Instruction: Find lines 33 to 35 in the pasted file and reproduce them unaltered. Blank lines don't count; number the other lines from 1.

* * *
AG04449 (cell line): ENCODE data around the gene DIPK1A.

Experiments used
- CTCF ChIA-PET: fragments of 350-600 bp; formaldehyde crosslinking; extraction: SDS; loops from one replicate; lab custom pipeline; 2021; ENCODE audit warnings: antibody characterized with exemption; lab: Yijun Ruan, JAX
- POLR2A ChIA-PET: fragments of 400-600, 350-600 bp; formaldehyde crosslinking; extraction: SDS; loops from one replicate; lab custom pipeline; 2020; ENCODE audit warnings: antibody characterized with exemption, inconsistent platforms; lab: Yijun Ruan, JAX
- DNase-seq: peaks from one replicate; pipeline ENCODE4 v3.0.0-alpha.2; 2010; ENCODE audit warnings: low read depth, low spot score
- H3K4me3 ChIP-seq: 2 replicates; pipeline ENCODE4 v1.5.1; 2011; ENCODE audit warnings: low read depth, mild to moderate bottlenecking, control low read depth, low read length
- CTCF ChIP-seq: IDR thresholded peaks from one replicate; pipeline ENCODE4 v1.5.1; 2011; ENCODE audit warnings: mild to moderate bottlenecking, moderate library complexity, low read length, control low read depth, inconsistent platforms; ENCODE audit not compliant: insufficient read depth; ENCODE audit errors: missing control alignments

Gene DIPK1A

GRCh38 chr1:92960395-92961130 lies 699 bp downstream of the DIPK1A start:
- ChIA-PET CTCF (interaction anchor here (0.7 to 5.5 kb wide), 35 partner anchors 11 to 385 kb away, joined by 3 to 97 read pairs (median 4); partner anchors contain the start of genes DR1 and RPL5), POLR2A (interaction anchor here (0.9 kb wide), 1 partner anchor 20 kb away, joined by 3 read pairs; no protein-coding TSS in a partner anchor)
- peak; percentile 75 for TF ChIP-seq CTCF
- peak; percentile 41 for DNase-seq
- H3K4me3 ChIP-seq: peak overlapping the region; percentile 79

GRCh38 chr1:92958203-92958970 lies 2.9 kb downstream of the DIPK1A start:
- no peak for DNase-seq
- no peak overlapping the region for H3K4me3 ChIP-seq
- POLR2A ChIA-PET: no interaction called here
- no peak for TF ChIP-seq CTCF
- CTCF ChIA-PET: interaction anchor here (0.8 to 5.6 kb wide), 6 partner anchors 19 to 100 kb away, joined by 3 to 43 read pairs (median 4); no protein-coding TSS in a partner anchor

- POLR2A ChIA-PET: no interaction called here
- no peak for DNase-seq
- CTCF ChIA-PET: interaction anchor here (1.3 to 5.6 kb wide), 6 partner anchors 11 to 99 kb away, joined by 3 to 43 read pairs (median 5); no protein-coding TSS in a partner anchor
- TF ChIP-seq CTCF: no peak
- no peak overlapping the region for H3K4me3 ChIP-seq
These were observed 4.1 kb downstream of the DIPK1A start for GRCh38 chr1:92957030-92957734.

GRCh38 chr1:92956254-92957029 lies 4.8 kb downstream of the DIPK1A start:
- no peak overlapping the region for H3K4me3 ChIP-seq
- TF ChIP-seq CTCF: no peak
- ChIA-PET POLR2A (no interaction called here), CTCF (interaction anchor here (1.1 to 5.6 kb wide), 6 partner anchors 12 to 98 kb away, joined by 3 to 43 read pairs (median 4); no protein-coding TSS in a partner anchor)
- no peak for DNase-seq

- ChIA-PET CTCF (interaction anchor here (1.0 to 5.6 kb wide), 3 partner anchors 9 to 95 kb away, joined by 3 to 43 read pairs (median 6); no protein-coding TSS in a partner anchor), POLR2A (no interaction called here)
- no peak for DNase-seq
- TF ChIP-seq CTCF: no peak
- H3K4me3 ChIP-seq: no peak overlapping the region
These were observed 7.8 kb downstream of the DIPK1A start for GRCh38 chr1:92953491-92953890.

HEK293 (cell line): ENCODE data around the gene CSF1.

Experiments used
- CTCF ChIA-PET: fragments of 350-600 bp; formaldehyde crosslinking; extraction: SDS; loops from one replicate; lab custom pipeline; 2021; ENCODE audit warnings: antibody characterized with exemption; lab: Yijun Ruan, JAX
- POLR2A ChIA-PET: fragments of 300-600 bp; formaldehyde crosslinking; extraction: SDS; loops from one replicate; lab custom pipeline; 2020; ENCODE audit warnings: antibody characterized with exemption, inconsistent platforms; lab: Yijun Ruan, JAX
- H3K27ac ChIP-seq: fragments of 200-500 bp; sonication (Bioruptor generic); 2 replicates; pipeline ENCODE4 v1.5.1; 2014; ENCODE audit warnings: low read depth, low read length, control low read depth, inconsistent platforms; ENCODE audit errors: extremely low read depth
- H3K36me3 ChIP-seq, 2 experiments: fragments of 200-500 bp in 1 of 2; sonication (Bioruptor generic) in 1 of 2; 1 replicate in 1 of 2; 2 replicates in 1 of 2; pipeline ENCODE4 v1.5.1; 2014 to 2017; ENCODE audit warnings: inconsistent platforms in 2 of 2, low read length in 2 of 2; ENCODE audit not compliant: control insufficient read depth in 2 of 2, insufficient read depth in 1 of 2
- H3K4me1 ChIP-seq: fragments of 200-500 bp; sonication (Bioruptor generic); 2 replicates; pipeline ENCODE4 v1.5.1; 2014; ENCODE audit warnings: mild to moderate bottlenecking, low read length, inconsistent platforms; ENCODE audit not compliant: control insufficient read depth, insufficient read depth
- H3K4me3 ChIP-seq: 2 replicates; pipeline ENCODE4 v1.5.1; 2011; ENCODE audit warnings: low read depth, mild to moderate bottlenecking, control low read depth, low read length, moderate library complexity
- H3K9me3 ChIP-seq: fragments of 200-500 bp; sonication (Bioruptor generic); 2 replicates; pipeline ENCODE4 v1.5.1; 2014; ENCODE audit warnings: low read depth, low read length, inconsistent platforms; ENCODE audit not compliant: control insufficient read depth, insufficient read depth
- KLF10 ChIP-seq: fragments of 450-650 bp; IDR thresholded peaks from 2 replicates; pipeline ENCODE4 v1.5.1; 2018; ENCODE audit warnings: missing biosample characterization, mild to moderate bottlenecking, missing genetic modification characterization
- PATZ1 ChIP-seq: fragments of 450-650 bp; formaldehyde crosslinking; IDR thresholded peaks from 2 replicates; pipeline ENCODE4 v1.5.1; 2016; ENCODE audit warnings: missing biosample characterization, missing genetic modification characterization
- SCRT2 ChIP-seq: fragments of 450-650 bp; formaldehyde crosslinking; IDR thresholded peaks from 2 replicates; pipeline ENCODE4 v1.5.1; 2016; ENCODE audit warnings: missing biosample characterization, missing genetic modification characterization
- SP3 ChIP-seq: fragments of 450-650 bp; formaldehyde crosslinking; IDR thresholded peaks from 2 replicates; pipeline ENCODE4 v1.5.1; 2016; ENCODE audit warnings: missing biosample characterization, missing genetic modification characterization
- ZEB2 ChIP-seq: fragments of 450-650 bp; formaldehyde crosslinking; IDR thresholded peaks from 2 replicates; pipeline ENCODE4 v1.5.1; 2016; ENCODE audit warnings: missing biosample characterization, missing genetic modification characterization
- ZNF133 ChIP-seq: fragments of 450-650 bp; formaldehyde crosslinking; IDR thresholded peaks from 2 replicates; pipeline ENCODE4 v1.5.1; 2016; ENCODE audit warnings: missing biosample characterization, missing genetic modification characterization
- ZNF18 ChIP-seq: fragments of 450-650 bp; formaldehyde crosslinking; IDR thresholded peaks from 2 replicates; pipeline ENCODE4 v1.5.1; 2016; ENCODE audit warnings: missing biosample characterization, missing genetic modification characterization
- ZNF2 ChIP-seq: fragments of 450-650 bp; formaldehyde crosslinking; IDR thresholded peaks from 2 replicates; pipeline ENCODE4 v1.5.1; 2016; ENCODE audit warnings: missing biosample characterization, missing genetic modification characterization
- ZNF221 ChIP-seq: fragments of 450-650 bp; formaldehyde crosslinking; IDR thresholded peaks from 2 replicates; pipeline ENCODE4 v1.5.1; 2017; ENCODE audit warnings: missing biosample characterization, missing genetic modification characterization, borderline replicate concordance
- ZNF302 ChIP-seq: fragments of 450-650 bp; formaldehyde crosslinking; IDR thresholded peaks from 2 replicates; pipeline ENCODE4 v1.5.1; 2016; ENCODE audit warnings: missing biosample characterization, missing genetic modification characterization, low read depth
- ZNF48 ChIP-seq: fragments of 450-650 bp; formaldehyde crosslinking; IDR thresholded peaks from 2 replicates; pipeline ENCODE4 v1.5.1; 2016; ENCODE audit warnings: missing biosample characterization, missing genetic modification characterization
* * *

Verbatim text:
- TF ChIP-seq CTCF: no peak
- H3K4me3 ChIP-seq: no peak overlapping the region
These were observed 7.8 kb downstream of the DIPK1A start for GRCh38 chr1:92953491-92953890.